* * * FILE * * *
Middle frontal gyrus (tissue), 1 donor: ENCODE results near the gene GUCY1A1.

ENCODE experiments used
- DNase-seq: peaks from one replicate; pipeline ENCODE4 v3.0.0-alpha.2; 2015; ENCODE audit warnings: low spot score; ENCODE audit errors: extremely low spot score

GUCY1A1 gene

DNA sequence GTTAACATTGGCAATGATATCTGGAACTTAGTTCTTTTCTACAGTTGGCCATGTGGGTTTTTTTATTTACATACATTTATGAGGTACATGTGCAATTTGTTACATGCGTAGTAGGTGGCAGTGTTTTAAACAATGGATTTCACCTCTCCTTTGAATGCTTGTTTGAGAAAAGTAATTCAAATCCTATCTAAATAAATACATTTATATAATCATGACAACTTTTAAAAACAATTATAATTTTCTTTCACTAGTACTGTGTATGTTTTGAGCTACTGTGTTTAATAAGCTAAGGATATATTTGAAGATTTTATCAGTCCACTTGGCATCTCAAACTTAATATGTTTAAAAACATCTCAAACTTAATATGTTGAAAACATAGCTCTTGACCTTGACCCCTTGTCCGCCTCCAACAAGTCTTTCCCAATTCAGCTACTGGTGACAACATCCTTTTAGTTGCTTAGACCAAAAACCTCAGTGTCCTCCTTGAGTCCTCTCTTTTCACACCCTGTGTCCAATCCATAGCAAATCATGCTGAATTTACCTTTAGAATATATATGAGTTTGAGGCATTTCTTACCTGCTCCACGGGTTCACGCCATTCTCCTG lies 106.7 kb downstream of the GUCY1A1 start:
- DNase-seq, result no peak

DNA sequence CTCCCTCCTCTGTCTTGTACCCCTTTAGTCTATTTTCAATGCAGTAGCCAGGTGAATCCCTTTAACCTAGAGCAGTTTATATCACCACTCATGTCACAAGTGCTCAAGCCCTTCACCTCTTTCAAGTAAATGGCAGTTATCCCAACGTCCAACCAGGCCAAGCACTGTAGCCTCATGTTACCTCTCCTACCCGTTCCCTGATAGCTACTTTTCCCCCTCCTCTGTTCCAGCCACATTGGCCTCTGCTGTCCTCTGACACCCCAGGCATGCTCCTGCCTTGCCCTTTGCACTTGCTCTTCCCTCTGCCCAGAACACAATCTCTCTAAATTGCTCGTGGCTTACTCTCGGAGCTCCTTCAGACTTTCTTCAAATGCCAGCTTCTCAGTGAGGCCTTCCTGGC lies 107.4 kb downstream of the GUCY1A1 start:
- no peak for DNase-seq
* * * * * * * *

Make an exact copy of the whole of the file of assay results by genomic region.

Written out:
Middle frontal gyrus (tissue), 1 donor: ENCODE results near the gene GUCY1A1.

ENCODE experiments used
- DNase-seq: peaks from one replicate; pipeline ENCODE4 v3.0.0-alpha.2; 2015; ENCODE audit warnings: low spot score; ENCODE audit errors: extremely low spot score

GUCY1A1 gene

DNA sequence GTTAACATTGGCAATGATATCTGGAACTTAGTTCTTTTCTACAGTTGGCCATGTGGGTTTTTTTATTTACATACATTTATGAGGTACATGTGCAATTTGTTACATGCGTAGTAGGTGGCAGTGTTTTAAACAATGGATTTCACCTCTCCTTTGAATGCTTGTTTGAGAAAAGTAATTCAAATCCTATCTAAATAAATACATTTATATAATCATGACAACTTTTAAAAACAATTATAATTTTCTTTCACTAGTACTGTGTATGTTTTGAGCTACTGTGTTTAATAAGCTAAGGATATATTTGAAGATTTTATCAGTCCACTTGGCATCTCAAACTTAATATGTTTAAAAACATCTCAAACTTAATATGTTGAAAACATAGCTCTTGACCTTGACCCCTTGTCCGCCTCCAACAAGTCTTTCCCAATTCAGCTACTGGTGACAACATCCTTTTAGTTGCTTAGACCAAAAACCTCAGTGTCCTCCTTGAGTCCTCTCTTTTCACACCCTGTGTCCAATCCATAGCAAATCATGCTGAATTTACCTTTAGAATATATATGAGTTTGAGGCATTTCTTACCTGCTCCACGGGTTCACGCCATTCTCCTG lies 106.7 kb downstream of the GUCY1A1 start:
- DNase-seq, result no peak

DNA sequence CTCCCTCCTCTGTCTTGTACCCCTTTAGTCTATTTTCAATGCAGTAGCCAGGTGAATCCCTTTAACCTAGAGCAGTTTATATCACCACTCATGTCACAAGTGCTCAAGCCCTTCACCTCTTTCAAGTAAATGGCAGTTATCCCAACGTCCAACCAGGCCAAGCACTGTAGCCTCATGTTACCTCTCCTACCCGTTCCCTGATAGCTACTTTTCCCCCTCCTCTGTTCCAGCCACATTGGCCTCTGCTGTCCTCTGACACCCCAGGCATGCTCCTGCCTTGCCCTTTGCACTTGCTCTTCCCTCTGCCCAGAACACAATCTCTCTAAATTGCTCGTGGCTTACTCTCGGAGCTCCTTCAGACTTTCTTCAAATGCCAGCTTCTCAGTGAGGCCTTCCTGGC lies 107.4 kb downstream of the GUCY1A1 start:
- no peak for DNase-seq